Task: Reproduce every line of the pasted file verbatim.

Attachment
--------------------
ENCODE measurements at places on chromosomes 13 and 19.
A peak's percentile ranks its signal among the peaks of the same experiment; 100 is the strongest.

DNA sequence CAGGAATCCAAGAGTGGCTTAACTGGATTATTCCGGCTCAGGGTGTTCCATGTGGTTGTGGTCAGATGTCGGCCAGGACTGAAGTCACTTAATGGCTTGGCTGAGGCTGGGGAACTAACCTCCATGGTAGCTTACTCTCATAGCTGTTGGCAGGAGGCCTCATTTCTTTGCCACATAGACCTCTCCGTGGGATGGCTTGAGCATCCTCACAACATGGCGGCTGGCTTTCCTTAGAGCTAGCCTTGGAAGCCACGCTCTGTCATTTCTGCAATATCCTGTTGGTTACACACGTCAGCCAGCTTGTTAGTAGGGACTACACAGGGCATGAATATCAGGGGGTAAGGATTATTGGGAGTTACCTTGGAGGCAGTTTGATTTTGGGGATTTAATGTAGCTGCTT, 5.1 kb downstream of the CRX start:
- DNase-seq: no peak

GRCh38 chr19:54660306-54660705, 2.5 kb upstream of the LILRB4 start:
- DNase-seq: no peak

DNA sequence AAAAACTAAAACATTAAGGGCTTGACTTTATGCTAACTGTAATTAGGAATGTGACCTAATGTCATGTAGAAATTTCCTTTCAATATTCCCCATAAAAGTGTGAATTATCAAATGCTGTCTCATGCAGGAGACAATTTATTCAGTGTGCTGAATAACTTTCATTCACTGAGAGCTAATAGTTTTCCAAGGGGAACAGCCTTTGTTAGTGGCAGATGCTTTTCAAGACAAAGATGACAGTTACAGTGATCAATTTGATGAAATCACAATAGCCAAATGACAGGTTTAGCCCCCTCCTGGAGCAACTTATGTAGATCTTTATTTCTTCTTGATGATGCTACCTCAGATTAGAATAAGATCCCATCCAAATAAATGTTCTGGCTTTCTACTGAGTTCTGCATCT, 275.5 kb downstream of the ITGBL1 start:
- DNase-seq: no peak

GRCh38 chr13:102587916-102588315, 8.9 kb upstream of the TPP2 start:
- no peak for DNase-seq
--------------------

ENCODE measurements at places on chromosomes 13 and 19.
A peak's percentile ranks its signal among the peaks of the same experiment; 100 is the strongest.

DNA sequence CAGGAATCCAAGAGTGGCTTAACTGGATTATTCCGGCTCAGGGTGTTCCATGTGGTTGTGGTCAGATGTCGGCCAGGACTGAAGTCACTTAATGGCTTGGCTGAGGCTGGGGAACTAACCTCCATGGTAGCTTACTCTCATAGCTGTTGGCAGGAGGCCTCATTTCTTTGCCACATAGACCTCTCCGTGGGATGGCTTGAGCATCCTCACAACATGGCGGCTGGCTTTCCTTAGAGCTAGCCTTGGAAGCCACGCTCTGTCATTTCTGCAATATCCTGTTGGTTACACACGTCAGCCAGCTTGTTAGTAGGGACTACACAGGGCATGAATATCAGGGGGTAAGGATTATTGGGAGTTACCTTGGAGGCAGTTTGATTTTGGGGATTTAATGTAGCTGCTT, 5.1 kb downstream of the CRX start:
- DNase-seq: no peak

GRCh38 chr19:54660306-54660705, 2.5 kb upstream of the LILRB4 start:
- DNase-seq: no peak

DNA sequence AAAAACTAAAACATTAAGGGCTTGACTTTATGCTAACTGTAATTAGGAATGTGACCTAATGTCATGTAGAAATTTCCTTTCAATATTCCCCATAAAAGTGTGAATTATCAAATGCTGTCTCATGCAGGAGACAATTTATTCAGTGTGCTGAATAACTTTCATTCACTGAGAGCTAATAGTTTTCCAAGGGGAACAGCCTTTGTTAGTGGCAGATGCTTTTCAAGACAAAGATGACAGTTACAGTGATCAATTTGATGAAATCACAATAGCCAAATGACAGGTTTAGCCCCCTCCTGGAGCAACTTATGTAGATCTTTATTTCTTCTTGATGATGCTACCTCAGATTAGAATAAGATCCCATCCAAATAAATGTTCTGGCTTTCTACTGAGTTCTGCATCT, 275.5 kb downstream of the ITGBL1 start:
- DNase-seq: no peak

GRCh38 chr13:102587916-102588315, 8.9 kb upstream of the TPP2 start:
- no peak for DNase-seq